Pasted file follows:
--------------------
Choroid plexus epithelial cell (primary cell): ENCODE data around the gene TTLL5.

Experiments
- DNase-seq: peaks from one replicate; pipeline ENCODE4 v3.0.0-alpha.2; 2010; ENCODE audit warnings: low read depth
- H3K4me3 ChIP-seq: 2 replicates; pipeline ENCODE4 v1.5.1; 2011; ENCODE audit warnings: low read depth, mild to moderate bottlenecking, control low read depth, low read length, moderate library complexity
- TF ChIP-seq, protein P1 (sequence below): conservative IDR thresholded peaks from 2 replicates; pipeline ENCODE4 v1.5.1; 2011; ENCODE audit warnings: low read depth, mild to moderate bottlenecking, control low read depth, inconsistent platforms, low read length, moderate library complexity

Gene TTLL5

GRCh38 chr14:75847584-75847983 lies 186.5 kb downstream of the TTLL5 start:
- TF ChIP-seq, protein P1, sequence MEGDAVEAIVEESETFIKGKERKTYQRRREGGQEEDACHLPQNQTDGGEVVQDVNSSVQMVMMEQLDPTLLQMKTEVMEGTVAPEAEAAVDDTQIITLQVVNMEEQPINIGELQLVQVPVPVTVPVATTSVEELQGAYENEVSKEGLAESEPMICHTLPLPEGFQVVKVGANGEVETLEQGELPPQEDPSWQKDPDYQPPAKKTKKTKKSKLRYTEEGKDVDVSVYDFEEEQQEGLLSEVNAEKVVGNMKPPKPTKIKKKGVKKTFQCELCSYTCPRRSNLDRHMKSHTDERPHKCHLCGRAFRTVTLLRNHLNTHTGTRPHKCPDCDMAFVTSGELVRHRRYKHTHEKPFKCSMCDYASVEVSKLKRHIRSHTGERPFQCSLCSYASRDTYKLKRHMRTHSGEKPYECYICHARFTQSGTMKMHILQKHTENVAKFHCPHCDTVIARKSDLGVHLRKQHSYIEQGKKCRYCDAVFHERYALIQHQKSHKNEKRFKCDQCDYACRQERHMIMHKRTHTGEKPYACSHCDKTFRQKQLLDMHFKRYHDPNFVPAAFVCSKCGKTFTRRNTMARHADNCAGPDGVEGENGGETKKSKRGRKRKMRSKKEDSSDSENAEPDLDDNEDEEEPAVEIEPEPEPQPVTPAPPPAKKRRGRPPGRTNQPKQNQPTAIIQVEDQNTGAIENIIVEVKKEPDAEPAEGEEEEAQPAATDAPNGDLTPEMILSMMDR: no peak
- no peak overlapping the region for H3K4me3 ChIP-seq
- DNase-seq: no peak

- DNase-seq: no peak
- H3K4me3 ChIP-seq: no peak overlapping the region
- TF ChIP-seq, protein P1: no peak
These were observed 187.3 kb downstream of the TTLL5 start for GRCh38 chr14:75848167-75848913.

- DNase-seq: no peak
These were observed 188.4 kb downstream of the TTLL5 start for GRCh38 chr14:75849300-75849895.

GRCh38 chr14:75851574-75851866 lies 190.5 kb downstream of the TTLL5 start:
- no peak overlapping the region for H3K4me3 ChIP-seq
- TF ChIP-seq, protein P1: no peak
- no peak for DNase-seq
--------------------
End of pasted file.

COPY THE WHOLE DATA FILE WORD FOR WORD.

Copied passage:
Choroid plexus epithelial cell (primary cell): ENCODE data around the gene TTLL5.

Experiments
- DNase-seq: peaks from one replicate; pipeline ENCODE4 v3.0.0-alpha.2; 2010; ENCODE audit warnings: low read depth
- H3K4me3 ChIP-seq: 2 replicates; pipeline ENCODE4 v1.5.1; 2011; ENCODE audit warnings: low read depth, mild to moderate bottlenecking, control low read depth, low read length, moderate library complexity
- TF ChIP-seq, protein P1 (sequence below): conservative IDR thresholded peaks from 2 replicates; pipeline ENCODE4 v1.5.1; 2011; ENCODE audit warnings: low read depth, mild to moderate bottlenecking, control low read depth, inconsistent platforms, low read length, moderate library complexity

Gene TTLL5

GRCh38 chr14:75847584-75847983 lies 186.5 kb downstream of the TTLL5 start:
- TF ChIP-seq, protein P1, sequence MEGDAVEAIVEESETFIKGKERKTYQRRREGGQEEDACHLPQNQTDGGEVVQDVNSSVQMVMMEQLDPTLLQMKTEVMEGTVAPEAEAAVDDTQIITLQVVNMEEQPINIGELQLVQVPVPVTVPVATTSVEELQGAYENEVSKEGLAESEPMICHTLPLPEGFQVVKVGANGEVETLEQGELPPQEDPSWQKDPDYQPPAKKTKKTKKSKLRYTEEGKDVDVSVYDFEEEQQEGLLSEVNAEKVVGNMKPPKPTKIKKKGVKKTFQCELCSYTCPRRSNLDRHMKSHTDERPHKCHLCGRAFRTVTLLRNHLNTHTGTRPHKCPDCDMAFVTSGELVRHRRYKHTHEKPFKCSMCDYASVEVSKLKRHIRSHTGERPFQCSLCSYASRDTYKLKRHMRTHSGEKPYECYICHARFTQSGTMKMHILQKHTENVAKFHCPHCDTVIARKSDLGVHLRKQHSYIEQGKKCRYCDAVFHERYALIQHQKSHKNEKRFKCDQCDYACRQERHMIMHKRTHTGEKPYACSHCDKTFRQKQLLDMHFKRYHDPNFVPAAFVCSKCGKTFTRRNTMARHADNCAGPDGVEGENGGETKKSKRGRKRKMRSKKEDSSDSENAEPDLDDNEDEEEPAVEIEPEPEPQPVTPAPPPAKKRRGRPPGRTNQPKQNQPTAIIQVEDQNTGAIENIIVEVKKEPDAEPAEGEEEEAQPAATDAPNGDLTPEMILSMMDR: no peak
- no peak overlapping the region for H3K4me3 ChIP-seq
- DNase-seq: no peak

- DNase-seq: no peak
- H3K4me3 ChIP-seq: no peak overlapping the region
- TF ChIP-seq, protein P1: no peak
These were observed 187.3 kb downstream of the TTLL5 start for GRCh38 chr14:75848167-75848913.

- DNase-seq: no peak
These were observed 188.4 kb downstream of the TTLL5 start for GRCh38 chr14:75849300-75849895.

GRCh38 chr14:75851574-75851866 lies 190.5 kb downstream of the TTLL5 start:
- no peak overlapping the region for H3K4me3 ChIP-seq
- TF ChIP-seq, protein P1: no peak
- no peak for DNase-seq